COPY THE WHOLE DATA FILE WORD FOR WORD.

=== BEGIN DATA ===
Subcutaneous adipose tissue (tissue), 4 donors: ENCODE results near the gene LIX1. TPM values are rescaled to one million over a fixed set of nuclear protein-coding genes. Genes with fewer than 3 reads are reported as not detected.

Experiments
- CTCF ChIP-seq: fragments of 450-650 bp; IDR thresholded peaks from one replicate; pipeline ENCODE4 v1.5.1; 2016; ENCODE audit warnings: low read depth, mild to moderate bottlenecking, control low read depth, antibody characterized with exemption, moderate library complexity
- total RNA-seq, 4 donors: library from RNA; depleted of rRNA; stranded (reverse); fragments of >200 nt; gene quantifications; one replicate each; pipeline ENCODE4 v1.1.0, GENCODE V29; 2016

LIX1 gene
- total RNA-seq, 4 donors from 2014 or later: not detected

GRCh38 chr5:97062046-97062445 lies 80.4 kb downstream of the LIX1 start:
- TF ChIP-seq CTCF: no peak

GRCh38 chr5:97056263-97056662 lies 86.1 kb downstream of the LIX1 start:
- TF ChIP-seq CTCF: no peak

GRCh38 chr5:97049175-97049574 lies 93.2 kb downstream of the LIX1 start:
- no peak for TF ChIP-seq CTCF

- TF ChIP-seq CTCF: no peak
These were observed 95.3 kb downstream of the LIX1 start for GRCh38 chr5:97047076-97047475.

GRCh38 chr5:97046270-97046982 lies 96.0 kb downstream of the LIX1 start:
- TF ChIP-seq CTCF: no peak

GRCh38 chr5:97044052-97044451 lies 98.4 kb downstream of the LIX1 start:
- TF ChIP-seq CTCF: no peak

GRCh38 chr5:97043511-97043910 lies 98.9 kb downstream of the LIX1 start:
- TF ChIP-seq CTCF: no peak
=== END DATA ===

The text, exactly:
Subcutaneous adipose tissue (tissue), 4 donors: ENCODE results near the gene LIX1. TPM values are rescaled to one million over a fixed set of nuclear protein-coding genes. Genes with fewer than 3 reads are reported as not detected.

Experiments
- CTCF ChIP-seq: fragments of 450-650 bp; IDR thresholded peaks from one replicate; pipeline ENCODE4 v1.5.1; 2016; ENCODE audit warnings: low read depth, mild to moderate bottlenecking, control low read depth, antibody characterized with exemption, moderate library complexity
- total RNA-seq, 4 donors: library from RNA; depleted of rRNA; stranded (reverse); fragments of >200 nt; gene quantifications; one replicate each; pipeline ENCODE4 v1.1.0, GENCODE V29; 2016

LIX1 gene
- total RNA-seq, 4 donors from 2014 or later: not detected

GRCh38 chr5:97062046-97062445 lies 80.4 kb downstream of the LIX1 start:
- TF ChIP-seq CTCF: no peak

GRCh38 chr5:97056263-97056662 lies 86.1 kb downstream of the LIX1 start:
- TF ChIP-seq CTCF: no peak

GRCh38 chr5:97049175-97049574 lies 93.2 kb downstream of the LIX1 start:
- no peak for TF ChIP-seq CTCF

- TF ChIP-seq CTCF: no peak
These were observed 95.3 kb downstream of the LIX1 start for GRCh38 chr5:97047076-97047475.

GRCh38 chr5:97046270-97046982 lies 96.0 kb downstream of the LIX1 start:
- TF ChIP-seq CTCF: no peak

GRCh38 chr5:97044052-97044451 lies 98.4 kb downstream of the LIX1 start:
- TF ChIP-seq CTCF: no peak

GRCh38 chr5:97043511-97043910 lies 98.9 kb downstream of the LIX1 start:
- TF ChIP-seq CTCF: no peak